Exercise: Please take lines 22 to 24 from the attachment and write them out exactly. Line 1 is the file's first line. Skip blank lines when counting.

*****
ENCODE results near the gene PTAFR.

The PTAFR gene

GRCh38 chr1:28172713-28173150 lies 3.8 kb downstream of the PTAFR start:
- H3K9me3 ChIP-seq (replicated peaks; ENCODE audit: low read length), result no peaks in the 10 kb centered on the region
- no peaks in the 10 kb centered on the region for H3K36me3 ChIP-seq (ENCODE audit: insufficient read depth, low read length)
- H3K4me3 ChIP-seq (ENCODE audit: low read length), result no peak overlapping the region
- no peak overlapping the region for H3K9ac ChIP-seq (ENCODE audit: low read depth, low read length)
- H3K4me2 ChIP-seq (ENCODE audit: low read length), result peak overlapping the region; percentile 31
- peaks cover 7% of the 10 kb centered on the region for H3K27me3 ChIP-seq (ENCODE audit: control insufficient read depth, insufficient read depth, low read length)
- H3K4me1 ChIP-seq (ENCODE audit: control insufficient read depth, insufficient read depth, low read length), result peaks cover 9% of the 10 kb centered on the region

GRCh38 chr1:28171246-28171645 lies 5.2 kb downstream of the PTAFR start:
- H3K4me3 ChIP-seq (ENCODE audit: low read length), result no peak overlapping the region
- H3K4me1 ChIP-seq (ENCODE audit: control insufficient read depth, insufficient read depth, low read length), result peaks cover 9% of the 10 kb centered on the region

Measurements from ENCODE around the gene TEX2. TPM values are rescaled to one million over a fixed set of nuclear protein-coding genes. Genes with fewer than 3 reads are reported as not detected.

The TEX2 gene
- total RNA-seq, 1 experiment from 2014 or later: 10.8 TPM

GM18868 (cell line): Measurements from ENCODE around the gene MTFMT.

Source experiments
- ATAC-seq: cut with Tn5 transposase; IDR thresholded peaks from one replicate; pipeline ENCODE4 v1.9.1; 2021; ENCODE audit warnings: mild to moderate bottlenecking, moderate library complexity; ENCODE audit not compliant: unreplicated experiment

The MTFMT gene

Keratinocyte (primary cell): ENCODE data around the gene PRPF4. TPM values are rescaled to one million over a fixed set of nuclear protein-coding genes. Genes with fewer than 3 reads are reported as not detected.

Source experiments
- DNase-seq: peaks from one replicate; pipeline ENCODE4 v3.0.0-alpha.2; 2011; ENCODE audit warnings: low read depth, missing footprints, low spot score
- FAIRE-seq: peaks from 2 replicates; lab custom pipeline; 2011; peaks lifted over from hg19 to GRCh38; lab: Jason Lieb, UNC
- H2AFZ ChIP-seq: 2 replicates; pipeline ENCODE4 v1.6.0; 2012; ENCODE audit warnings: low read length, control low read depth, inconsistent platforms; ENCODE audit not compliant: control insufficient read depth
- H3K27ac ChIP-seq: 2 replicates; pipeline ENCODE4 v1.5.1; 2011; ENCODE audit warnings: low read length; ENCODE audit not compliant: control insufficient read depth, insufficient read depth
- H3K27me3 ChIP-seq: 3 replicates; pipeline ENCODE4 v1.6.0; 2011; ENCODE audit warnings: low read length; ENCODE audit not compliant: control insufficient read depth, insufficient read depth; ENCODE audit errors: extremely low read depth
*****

Source experiments
- DNase-seq: peaks from one replicate; pipeline ENCODE4 v3.0.0-alpha.2; 2011; ENCODE audit warnings: low read depth, missing footprints, low spot score
- FAIRE-seq: peaks from 2 replicates; lab custom pipeline; 2011; peaks lifted over from hg19 to GRCh38; lab: Jason Lieb, UNC